The photograph was what allowed for the creation of film. It made possible the establishment of a whole new medium, cinema. In film, just as in photography, we are given this illusion of reality. He argues, “…the world of the movie that was prepared by the photograph has become synonymous with illusion and fantasy…” (McLuhan, p.192-193) McLuhan argues that the camera has the ability to objectify people. Celebrities become images that connote these elements of illusion and fantasy. He states that the camera can, “turn people into things, and the photograph extends and multiplies the human image to the proportions of mass-produced merchandise. The movie stars and matinee idols are put in the public domain by photography.” (McLuhan, p.189)
In the late 1800’s, photography was mainly classified as an industrial art rather than a fine art, due to its mechanical nature. “Many writers on the art of the period concentrated on what they took to be the crucial distinctions between photography and painting, elaborating the differences in terms of oppositions between materiality and ideality, between the technical skills of photographic manipulation and the artist’s practiced skills of hand, between the mindless machine and the mind of the painter.” ( Encyclopedia of Aesthetics , p.491) However, in 1889 a fine-art photography movement was founded by photographer Peter Henry Emerson. He called it “naturalistic” photography. His position was that, “a photograph could be a work of art, irrespective of its genetics, if it occasioned ‘aesthetic pleasure’ in the viewer… the artistic value of some photographs in the prints themselves and in the habits and expectations of viewers–not in the way photographs came into being.” ( Encyclopedia of Aesthetics , p. 491-492) Below we see an example of Emerson’s “fine-art” photography, entitled Gathering Water Lilies and taken in 1886.
In the 1930’s, Benjamin suggested that the question should not be whether or not photography is an art but, “whether the very invention of photography had not transformed the entire nature of art.” (Benjamin, p.227) Benjamin sees photography to be the great new revolutionary medium that due to its reproducibility changed how we value art. Art becomes art only when it is exhibited to the masses, which is only possible through its ability to be reproduced.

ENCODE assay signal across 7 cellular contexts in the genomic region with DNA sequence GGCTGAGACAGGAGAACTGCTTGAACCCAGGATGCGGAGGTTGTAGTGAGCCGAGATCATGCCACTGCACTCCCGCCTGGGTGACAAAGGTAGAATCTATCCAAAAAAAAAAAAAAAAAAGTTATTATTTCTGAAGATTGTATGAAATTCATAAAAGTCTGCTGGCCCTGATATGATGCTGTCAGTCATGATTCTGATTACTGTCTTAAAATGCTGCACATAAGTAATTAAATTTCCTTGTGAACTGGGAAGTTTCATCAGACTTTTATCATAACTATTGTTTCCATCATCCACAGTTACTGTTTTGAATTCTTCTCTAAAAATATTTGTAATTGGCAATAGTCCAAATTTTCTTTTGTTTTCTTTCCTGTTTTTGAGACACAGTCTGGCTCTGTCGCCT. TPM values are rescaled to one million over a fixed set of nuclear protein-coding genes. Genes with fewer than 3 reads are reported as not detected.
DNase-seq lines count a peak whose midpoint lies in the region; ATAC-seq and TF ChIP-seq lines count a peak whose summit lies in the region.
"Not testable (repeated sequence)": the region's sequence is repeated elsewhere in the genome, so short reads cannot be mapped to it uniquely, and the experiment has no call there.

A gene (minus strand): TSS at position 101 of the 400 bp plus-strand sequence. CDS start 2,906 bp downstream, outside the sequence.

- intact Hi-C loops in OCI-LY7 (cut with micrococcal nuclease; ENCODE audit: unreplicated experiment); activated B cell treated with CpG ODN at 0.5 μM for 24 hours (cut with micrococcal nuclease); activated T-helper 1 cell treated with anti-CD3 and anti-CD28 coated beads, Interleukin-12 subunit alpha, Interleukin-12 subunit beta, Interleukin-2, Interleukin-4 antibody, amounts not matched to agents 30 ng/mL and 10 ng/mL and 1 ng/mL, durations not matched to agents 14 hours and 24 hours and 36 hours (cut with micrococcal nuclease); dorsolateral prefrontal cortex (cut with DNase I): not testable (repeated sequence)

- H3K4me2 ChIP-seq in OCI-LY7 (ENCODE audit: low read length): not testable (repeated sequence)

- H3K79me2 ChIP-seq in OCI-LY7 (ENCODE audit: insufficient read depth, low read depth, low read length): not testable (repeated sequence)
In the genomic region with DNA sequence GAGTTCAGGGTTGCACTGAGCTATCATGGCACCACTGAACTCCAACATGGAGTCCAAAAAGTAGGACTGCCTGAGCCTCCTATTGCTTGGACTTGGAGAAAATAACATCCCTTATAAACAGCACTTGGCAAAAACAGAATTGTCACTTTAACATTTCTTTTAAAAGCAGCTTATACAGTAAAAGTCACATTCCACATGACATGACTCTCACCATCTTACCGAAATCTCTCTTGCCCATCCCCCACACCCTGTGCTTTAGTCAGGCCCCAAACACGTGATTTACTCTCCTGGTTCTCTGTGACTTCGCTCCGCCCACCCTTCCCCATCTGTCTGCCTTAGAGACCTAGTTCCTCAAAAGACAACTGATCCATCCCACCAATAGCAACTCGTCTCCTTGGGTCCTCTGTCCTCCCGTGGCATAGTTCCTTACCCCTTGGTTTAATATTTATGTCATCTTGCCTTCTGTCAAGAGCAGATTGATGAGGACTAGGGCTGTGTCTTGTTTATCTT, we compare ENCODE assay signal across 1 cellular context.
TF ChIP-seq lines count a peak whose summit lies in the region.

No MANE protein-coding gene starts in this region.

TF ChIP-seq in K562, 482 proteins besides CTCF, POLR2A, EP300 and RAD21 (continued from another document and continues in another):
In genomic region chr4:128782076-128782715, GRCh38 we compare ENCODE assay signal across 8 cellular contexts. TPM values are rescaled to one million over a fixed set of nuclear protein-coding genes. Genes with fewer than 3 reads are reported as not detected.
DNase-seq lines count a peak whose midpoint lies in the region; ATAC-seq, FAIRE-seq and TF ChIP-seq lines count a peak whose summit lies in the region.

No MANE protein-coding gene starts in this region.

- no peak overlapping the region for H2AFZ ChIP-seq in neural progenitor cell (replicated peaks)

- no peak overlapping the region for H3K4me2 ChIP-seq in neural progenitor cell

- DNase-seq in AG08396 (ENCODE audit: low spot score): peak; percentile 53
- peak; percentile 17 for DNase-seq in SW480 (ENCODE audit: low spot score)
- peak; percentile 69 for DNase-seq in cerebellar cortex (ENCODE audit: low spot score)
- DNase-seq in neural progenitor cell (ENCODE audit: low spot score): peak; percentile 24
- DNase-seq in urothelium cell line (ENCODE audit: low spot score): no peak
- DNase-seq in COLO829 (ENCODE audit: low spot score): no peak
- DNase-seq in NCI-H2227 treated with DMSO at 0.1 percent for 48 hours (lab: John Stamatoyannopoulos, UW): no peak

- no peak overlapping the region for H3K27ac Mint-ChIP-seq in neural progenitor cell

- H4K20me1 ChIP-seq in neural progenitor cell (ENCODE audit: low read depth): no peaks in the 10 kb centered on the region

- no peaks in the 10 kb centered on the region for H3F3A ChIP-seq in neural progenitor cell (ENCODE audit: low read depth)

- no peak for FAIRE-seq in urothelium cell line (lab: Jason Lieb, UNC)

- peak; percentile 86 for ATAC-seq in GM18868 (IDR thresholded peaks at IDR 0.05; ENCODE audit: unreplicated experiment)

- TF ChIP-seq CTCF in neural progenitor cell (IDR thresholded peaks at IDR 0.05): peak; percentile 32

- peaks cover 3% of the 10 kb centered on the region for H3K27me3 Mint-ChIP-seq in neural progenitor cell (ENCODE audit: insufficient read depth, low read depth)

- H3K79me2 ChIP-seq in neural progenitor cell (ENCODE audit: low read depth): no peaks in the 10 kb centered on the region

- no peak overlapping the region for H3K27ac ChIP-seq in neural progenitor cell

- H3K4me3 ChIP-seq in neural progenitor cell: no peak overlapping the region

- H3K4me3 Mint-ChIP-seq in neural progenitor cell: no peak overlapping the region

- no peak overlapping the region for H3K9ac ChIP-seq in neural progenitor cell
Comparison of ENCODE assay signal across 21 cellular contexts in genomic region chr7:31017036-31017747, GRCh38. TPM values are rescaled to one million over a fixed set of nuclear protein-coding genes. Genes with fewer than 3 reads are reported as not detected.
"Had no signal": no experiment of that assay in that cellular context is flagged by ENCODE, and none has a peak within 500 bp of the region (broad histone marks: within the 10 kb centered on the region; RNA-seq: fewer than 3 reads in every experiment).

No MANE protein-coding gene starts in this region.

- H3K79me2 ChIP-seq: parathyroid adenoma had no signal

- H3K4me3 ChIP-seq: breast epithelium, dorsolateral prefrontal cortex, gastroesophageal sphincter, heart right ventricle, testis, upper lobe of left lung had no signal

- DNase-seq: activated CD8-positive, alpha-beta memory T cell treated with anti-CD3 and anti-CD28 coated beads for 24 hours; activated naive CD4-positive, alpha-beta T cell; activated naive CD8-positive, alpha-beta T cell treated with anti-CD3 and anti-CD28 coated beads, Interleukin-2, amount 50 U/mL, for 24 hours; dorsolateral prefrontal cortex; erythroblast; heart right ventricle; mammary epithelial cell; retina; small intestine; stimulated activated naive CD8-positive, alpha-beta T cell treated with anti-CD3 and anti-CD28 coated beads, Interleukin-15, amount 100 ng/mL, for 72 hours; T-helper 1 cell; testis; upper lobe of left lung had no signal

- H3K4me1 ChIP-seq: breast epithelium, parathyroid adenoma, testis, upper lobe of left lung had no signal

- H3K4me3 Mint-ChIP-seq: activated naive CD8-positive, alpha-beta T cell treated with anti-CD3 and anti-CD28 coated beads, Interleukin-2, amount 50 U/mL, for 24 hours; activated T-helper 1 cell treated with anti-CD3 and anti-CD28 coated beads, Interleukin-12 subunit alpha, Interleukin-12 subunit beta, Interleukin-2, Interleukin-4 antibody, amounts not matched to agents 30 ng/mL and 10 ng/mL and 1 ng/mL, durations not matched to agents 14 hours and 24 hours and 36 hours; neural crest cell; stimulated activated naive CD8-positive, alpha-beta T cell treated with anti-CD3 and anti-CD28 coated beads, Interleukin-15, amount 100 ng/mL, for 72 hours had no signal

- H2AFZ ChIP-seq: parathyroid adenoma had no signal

The medium of photography in the twenty-first century could be seen as having four primary estates: “fine art, advertising, amateur photography, and journalism.” (The Art of Photography , p.8) The function of photography differs greatly in each of these estates. However, it can be argued that, “In present photography, as the museum culture becomes ever more commercial (no longer the mere preserver but the active creator of culture), the relations between these once separate orders of photography become increasingly interdependent.” ( The Art of Photography , p.8) There is no longer a clear line between photography as a fine art and photography as a functional art. Today we can see many photographs that would be considered fine art in advertising and journalism. Both still place the emphasis on the exhibition value of the photograph. The images in the photographs take on new meanings with new connotations. Advertising uses these images to represent cultural fantasies and illusions. Journalism uses it to depict a historical event or to allow the world to travel to a new destination through observing photographs of it. It is the display if the image and the photograph that makes these four estates possible.
The medium of photography is known most for its reproducibility, its ability to communicate with the masses, its notion of reality that is induced in the spectators, and its ability to abolish time and space and allow for anyone to feel they have witnessed an historical act, been to a far away place, or communicated with the realm of the dead. Beaumont Newhall argues in his book, The History of Photography, that “the ability of the medium to render seemingly infinite detail, to record more than the photographer saw at the time of exposure, and to multiply these images in almost limitless number, made available to the public a wealth of pictorial records exceeding everything known before.” (Newhall, p.85) Yet, we must not forget the aesthetic and artistic value of photography. It is not merely a mechanically reproducible medium with many functional purposes and objectives, but it is also an art form created by a more modern and methodical type of artist (the photographer) who wants to depict the world in a different way than the painter or the sculptor. The artist gives us in a sense a kind of coated reality of his construction that can only be transmitted through a photograph.
The Art of Photography: 1839-1989. Museum of Fine Arts, Houston. Yale University Press, New Haven and London. 1989.
Barthes, Roland, Camera Lucida: Reflections on Photography. New York: Hill and Wang. 1981.
Benjamin, Walter, Illuminations. Edited by Hannah Arendt. Scocken Books. 1969.
Encyclopedia of Aesthetics. Edited by Michael Kelly. New York: Oxford University Press. 1998.
The Grove Dictionary of Art (online). New York, NY: Grove Dictionaries, Inc. 1999.
Kittler, Friedrich A., Gramophone, Film, Typewriter. Edited by Timothy Lenior and Hans Ulrich Gumbrecht. Stanford University Press. 1986.
McLuhan, Marshall, Understanding Media. The MIT Press. 1964.
Newhall, Beaumont, The History of Photography. The Museum of Modern Art, New York. Bulfinch Press / Little, Brown and Company. 1982.